Shared Suffering: A Review of Ariel Francisco’s Before Snowfall, After Rain

Ariel Francisco’s Before Snowfall, After Rain (Glass Poetry Press, 2016) leads readers through a breathing portrayal of New York City and its bars, bridges, and buses. Francisco throws us into an urban universe where we are forced to come face-to-face with our own sense of isolation in the city that never sleeps, a feeling illustrated in “Nighthawks of the 24-Hour Donut Shops.” In this poem—which evokes Edward Hopper’s Nighthawks painting—we are silent outsiders observing the usual routine of a diner on a cold night:

Midnight sun of the red blazing “O”
in the window, a beacon for wanderers
looking to escape the cold, or thrown-out
drunks trying to keep the night-talk alive

Much like Edward Hopper’s painting, Francisco presents a picture in “Nighthawks of the 24-Hour Donut Shops” from our perspective as readers. We are out in the cold looking in at other people in a warm diner. We might feel completely alienated from the norm in this situation. However, those in the diner are fellow outcasts—drunks still trying to find some comfort in conversation. Although this poem makes us feel isolated, it also reminds us that we are never alone in feeling alone. Another example of this shared suffering is the poem “Before Snowfall,” in which Francisco imagines a homeless man finding a book in which the writer inscribed, “tell me, is the snow coming down / on you too?” The homeless man responds, “Not yet my friend. Thank goodness, / not yet.”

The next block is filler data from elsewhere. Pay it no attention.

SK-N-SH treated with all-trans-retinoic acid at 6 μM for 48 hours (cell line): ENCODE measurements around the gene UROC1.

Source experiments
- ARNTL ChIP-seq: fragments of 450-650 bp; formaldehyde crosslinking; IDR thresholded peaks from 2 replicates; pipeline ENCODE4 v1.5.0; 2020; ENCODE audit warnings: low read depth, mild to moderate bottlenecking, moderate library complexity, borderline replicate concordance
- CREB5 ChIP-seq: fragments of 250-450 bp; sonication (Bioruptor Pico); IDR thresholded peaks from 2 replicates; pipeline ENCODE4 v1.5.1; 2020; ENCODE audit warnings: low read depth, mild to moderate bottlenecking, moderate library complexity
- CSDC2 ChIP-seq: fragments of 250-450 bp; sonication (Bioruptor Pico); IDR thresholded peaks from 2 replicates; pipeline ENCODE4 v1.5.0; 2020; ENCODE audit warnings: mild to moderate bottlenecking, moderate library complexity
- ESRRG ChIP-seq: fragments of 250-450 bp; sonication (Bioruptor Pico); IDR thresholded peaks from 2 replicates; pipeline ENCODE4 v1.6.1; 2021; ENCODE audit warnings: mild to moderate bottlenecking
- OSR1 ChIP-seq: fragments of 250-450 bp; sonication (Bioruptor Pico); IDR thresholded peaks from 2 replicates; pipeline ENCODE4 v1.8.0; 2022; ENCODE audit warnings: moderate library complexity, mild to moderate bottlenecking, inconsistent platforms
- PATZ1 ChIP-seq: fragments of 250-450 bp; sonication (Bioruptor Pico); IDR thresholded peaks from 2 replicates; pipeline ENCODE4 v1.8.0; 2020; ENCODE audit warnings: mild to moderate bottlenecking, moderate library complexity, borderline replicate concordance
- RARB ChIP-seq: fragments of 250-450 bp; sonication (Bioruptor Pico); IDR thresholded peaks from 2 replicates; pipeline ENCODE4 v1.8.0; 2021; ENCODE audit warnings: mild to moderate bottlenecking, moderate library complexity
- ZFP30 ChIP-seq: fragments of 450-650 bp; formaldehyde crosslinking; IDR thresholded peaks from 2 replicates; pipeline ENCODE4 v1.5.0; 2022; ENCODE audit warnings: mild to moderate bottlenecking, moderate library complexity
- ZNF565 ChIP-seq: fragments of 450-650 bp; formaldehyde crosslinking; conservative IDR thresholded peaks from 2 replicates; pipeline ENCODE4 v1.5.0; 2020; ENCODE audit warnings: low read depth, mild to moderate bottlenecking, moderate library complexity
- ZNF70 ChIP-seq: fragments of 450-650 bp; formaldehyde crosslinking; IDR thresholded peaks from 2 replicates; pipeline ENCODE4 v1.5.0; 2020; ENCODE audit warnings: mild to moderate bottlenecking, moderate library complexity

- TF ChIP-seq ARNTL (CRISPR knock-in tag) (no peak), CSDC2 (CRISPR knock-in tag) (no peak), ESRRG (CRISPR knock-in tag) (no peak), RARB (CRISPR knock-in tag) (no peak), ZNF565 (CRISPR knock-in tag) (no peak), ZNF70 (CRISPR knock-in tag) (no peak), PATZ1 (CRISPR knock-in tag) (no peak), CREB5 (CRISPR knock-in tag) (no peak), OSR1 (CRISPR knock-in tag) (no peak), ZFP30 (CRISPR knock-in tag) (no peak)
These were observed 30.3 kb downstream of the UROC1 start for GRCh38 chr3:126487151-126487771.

The collection spends most of its time with those who society marginalizes. Take, for example, “Reading James Wright on the L Train,” where a man on a subway train vomits on himself as surrounding passengers scramble to get away:

… The vomit stretches
like an evening shadow down one end of the car
and I walk towards the other, lay down on a now
vacant bench.

This small scenario of cause and effect connect the outsider and the speaker. The speaker could have scrambled away with the other passengers, but they stayed behind. This corresponds with the collection’s overarching message: even disparate people can be a collective.

Before Snowfall, After Rain implies a beginning and end: the first poem is “Before Snowfall” and the last is “Self Portrait with Moths After Rain.” While “Before Snowfall” establishes New York City as the setting and shared suffering as the theme, “Self Portrait with Moths After Rain” is reflective and looks back at the journey we took. The title Before Snowfall, After Rain puts us in that time of year when the leaves are gone and the snow hasn’t started. It’s a time that could be dreary for everyone. Instead of brooding on the struggles of an individual, Francisco reminds us that we never have to be alone with our struggles. We suffer, but we suffer together.

Will Flaherty, an intern with Agape Editions, is currently pursuing a major in creative writing and literature at Binghamton University in his senior year. He has enjoyed writing creatively for as long as he can remember. His passion for the written, musical, and performing arts is reflected through his extracurricular involvement on campus: his writing is published in student literary magazines, he performs at poetry readings, stars in student production plays, and can be heard through the airwaves as a college radio disc jockey. In his spare time, he enjoys playing and listening to music, hiking and camping in the Adirondacks, and playing pickup soccer.


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